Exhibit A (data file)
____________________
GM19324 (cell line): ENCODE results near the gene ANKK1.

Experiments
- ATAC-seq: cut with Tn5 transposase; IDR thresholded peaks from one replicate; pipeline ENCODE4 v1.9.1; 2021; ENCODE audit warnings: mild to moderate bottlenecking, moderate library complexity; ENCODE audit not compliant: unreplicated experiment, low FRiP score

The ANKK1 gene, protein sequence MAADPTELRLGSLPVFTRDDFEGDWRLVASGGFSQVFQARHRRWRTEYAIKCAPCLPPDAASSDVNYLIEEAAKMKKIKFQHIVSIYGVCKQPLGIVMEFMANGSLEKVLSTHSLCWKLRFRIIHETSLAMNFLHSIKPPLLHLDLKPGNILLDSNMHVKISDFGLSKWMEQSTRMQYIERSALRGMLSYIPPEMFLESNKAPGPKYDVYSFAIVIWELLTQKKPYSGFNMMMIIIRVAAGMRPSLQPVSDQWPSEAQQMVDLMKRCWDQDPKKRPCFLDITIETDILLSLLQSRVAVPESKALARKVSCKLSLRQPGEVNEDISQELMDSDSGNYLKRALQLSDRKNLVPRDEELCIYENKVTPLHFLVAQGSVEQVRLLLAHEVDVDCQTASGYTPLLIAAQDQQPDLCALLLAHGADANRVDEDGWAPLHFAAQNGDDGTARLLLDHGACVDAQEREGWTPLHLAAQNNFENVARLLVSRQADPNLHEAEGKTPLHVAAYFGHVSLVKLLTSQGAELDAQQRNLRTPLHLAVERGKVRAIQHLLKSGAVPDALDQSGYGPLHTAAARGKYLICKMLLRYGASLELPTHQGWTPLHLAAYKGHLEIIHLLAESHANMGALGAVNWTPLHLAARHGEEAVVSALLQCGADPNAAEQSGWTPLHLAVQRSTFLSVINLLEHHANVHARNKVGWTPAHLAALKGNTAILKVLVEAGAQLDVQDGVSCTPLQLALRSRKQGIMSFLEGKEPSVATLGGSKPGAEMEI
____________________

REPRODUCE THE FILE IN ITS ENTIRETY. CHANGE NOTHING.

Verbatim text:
GM19324 (cell line): ENCODE results near the gene ANKK1.

Experiments
- ATAC-seq: cut with Tn5 transposase; IDR thresholded peaks from one replicate; pipeline ENCODE4 v1.9.1; 2021; ENCODE audit warnings: mild to moderate bottlenecking, moderate library complexity; ENCODE audit not compliant: unreplicated experiment, low FRiP score

The ANKK1 gene, protein sequence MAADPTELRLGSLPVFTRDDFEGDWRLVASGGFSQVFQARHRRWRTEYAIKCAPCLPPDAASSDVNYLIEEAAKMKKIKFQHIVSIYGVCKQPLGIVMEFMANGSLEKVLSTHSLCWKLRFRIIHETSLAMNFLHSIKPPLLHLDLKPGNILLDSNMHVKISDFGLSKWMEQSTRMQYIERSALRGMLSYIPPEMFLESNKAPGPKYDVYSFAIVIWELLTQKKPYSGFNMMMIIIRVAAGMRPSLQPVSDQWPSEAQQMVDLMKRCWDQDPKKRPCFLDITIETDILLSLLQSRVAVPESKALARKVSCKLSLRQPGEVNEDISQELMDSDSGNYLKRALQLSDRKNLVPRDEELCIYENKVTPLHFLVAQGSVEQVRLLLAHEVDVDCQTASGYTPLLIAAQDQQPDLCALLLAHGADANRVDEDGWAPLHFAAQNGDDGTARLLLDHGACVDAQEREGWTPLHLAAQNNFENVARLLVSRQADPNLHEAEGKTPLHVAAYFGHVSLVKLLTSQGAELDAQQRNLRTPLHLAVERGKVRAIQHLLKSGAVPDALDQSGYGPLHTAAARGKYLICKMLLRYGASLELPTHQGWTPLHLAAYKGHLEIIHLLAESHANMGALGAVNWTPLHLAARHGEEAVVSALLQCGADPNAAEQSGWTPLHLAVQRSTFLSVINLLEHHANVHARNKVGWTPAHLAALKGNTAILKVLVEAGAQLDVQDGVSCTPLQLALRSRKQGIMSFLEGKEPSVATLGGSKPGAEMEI